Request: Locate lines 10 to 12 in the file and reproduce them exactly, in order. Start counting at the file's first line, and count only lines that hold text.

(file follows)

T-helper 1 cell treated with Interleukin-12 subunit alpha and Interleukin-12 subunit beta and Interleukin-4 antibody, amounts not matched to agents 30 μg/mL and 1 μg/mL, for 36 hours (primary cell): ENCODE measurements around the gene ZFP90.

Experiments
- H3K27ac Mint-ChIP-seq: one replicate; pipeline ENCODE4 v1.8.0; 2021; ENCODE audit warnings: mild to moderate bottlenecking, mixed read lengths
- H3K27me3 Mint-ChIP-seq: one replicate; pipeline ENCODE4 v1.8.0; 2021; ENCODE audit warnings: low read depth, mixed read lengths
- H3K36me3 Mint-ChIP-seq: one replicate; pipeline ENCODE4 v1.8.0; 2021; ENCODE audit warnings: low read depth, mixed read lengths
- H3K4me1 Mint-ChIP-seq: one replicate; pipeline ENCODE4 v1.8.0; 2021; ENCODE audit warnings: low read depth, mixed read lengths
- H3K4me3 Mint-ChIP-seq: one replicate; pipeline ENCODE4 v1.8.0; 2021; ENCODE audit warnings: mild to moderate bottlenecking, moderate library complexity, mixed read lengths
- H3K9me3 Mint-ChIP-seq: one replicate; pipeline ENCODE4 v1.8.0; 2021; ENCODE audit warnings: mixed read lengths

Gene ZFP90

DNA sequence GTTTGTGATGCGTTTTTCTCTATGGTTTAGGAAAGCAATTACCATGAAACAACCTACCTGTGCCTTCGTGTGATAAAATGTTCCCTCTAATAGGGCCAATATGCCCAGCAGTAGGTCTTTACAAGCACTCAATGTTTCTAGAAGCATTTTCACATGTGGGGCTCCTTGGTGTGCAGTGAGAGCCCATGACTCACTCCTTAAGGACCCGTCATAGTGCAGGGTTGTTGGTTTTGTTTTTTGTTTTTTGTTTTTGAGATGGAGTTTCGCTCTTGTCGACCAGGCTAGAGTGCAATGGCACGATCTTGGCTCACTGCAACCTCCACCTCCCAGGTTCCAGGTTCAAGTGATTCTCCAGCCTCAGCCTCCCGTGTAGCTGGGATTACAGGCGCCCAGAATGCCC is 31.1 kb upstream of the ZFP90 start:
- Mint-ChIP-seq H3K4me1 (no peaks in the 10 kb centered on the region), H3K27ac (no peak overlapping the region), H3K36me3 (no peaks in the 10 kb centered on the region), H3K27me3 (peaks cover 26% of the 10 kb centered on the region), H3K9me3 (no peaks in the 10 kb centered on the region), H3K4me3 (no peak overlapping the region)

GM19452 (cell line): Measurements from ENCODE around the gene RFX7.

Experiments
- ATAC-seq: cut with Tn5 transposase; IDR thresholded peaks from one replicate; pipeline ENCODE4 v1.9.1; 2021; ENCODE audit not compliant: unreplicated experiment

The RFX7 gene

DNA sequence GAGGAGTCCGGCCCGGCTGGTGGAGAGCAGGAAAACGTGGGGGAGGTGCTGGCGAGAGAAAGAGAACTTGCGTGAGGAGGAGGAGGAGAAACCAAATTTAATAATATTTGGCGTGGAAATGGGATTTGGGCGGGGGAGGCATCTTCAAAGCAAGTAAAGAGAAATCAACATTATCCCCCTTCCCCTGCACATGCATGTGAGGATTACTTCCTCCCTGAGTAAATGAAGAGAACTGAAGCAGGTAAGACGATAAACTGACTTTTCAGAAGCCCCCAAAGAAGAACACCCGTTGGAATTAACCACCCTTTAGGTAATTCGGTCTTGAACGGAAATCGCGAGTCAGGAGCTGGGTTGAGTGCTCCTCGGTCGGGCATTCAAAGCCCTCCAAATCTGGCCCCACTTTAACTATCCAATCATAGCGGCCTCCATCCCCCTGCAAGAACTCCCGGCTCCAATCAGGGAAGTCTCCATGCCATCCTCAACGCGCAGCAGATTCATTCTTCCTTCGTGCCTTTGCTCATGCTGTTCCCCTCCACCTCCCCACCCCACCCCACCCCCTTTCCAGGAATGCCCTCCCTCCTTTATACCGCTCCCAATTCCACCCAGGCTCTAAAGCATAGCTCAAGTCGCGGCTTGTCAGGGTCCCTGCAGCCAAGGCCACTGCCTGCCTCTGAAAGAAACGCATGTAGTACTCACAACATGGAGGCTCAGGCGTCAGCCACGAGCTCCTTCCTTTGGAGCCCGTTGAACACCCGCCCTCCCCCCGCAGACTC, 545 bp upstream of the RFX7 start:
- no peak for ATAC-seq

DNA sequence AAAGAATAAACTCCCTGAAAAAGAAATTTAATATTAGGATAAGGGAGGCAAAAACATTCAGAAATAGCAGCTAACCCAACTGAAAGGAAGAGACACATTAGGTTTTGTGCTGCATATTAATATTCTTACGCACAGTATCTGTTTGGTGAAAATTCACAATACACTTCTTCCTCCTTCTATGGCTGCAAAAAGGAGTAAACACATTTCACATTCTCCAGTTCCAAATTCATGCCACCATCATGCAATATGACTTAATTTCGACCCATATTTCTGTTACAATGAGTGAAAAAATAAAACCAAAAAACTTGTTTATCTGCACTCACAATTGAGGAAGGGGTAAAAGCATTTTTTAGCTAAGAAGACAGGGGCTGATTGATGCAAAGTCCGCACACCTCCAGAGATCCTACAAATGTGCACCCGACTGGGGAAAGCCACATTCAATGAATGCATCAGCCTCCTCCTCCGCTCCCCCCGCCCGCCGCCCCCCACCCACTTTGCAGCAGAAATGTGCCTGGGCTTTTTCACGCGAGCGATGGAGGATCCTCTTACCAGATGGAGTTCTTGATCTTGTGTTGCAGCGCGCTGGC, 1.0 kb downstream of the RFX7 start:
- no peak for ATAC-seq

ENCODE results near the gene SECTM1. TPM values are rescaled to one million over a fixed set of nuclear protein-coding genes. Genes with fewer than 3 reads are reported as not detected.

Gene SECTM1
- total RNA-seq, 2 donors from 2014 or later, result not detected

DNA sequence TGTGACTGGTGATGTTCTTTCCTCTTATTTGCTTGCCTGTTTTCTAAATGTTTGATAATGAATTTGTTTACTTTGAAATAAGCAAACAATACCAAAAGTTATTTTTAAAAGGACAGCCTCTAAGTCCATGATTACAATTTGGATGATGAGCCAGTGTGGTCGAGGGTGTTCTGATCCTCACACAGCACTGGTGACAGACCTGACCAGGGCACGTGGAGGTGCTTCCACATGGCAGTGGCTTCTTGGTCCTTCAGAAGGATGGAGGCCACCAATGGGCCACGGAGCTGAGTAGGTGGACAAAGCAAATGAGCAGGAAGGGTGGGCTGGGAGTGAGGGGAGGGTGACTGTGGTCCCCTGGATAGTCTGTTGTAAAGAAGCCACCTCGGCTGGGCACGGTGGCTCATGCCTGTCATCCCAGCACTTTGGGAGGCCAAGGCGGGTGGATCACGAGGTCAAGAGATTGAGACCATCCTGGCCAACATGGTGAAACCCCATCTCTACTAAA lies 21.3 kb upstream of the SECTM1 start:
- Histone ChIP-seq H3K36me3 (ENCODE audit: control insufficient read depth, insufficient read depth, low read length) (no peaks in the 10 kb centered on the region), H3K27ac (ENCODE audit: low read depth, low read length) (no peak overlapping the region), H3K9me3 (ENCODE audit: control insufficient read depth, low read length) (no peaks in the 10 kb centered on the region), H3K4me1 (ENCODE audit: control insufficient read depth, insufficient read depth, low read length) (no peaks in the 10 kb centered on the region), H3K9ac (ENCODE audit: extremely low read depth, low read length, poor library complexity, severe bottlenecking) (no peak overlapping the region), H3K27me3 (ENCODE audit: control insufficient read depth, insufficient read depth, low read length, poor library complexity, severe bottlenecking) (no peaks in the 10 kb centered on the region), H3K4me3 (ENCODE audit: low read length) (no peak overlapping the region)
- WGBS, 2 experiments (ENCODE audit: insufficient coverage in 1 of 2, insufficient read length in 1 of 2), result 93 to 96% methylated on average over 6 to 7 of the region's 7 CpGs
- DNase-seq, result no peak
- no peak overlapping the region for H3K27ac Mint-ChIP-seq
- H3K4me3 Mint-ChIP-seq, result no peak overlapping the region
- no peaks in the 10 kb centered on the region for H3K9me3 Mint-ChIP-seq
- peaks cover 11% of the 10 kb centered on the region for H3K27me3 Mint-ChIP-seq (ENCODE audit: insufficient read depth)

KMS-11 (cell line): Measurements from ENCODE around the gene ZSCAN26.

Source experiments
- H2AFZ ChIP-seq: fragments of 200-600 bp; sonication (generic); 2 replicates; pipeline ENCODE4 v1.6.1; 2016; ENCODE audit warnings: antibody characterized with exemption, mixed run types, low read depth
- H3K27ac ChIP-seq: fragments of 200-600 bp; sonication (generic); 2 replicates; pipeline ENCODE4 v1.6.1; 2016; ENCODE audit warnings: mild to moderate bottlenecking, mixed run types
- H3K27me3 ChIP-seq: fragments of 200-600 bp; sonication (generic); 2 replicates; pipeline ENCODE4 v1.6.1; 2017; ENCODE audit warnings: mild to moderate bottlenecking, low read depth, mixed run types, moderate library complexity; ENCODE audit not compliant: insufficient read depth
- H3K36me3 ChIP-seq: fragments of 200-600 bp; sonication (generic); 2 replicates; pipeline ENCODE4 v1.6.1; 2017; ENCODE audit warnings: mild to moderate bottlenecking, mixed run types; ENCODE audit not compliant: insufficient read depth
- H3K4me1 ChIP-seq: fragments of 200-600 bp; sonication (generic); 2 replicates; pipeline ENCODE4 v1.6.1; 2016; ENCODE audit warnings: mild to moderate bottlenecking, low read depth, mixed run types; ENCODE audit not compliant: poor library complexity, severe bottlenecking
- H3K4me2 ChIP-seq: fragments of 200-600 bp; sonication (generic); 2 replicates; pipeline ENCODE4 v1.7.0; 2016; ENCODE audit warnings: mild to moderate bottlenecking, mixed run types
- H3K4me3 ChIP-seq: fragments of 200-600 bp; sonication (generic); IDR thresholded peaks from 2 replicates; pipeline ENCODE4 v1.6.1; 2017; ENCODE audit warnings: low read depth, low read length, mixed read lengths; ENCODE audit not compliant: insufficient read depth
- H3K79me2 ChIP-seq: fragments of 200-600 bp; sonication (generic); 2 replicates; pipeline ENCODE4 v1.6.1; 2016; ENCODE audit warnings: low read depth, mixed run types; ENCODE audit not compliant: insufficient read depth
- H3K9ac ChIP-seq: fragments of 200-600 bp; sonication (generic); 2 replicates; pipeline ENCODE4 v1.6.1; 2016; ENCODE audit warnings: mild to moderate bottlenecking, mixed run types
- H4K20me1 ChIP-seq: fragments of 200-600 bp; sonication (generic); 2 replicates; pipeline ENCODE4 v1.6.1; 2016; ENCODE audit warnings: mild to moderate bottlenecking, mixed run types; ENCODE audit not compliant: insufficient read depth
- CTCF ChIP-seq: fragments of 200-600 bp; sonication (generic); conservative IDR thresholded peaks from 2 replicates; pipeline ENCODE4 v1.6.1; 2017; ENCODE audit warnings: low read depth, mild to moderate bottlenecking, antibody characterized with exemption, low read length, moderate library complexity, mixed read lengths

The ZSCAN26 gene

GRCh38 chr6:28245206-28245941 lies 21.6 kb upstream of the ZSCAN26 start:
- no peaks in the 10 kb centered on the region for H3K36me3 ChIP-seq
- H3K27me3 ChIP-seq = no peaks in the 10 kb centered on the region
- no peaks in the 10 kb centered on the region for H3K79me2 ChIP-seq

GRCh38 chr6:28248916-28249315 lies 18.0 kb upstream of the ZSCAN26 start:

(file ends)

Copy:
DNA sequence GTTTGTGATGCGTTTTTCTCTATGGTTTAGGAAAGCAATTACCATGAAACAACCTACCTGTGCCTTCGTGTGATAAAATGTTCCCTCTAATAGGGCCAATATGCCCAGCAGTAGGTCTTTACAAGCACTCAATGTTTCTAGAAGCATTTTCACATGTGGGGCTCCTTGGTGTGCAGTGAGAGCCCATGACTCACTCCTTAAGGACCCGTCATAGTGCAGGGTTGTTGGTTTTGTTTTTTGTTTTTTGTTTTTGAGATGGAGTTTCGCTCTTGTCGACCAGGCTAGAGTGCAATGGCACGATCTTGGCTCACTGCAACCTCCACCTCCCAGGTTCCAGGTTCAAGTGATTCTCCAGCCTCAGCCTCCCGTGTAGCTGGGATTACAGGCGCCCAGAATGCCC is 31.1 kb upstream of the ZFP90 start:
- Mint-ChIP-seq H3K4me1 (no peaks in the 10 kb centered on the region), H3K27ac (no peak overlapping the region), H3K36me3 (no peaks in the 10 kb centered on the region), H3K27me3 (peaks cover 26% of the 10 kb centered on the region), H3K9me3 (no peaks in the 10 kb centered on the region), H3K4me3 (no peak overlapping the region)

GM19452 (cell line): Measurements from ENCODE around the gene RFX7.